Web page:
Top Democrat salivates over Trump or Cruz matchup

Rep. Hoyer: Hillary Clinton will be next president

Neither billionaire businessman Donald Trump nor Texas Sen. Ted Cruz reflect the "broad perspective of the American people," House Minority Whip Steny Hoyer told CNBC on Thursday.

The Maryland Democrat said on "Squawk Box" he looks forward to either candidate getting the Republican presidential nomination.

"Trump or Senator Cruz will be opponents that we will be able to take on very effectively," said Hoyer, the second-most powerful Democrat in the House. "Trump is a lot rhetoric, but no solutions and simply conclusions."

While making the case for Hillary Clinton as the Democratic nominee over Vermont Sen. Bernie Sanders, Hoyer said voters can see they both have vision. "But what they also see in Hillary Clinton is strategy and policies to realize a vision."

"She's tough. She's focused. She's able," Hoyer said. She's "savvy enough to work with the political structure in Washington, D.C., to get things done."

Hillary Clinton and Donald Trump.
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Republican presidential candidate Donald Trump lifts his ballot while voting for the New York primary election in the Manhattan borough of New York City, U.S., April 19, 2016.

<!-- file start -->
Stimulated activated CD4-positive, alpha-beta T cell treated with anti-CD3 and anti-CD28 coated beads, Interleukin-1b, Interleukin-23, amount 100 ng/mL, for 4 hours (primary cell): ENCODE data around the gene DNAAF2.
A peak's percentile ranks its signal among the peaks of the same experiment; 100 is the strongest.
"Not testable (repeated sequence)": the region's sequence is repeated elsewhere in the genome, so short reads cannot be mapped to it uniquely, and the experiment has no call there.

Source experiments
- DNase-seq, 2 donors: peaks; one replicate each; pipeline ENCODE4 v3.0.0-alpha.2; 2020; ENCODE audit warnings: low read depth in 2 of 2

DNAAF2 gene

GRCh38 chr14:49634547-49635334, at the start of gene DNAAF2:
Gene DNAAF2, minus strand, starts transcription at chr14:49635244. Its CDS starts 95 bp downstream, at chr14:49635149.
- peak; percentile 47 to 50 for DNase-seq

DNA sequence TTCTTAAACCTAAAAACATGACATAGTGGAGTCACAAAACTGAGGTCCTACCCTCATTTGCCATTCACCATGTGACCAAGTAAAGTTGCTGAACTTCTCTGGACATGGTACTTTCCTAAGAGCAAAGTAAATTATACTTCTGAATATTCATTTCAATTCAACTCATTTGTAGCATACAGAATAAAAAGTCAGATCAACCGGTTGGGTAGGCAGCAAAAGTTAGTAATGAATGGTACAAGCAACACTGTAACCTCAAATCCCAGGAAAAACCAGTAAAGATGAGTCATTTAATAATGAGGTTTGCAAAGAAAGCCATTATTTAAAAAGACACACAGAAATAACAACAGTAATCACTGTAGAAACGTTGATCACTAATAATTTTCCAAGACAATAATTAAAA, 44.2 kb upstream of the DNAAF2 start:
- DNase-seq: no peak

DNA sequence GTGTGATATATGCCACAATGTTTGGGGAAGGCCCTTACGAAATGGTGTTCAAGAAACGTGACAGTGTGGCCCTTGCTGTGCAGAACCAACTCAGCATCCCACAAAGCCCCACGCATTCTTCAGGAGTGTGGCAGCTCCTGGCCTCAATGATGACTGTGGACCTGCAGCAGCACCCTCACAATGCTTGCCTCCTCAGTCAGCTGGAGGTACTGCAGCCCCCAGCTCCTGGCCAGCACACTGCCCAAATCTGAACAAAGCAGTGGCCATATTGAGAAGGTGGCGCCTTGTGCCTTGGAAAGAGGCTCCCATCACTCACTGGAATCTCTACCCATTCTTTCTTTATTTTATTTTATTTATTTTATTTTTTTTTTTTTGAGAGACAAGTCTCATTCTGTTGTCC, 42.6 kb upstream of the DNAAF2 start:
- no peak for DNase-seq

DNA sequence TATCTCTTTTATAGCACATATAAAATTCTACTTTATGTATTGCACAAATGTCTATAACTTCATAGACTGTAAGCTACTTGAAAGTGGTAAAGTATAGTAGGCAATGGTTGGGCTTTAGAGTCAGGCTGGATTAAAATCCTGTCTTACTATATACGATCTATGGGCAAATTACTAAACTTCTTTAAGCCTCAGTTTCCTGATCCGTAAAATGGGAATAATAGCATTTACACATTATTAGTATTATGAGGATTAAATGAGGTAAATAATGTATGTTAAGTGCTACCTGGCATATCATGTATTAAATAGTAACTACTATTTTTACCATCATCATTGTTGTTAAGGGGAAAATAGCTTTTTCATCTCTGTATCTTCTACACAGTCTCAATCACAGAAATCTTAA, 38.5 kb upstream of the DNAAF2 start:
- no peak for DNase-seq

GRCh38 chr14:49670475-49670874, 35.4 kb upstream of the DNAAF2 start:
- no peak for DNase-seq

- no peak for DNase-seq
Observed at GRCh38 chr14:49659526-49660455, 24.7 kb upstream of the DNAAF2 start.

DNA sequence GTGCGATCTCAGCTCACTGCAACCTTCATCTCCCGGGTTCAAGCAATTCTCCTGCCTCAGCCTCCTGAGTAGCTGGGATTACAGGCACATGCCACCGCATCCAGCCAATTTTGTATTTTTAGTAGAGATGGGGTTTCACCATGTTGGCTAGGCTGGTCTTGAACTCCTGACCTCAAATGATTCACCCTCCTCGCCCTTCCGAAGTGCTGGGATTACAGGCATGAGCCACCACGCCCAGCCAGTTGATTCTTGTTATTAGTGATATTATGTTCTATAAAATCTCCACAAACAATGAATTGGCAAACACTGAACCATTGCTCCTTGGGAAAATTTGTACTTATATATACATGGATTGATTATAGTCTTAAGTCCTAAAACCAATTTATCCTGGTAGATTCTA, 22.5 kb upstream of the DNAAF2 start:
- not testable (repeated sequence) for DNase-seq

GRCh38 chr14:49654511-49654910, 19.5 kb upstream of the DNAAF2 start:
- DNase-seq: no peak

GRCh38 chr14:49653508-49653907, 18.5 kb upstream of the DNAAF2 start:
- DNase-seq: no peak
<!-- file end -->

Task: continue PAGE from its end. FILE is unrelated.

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Acknowledging the broken system that's helped Trump, Cruz and Sanders, Hoyer said: "It's clear the American people want to make sure they have an efficient government."

He expressed frustration with the constant gridlock in the House, saying the "board of directors for the people of the United States" has been unable to deliver in recent years.

Not surprisingly, Hoyer laid the blame at the GOP's door.

He said he was encouraged by what he called the short-lived bipartisan spirit of the Republicans in the final months of last year's Congress, following John Boehner's resignation as House speaker in September under pressure from staunch conservatives.

Rep. Paul Ryan, who took over for the Ohio Republican, closed out 2015 by compromising on a massive government budget, which certainly did not endear the Wisconsin Republican to the far right wing of his party who wanted a House speaker to fight for austerity.

Despite what Hoyer viewed as a fair deal, he said Republican leaders don't seem to be in the bipartisan mood on the budget this year.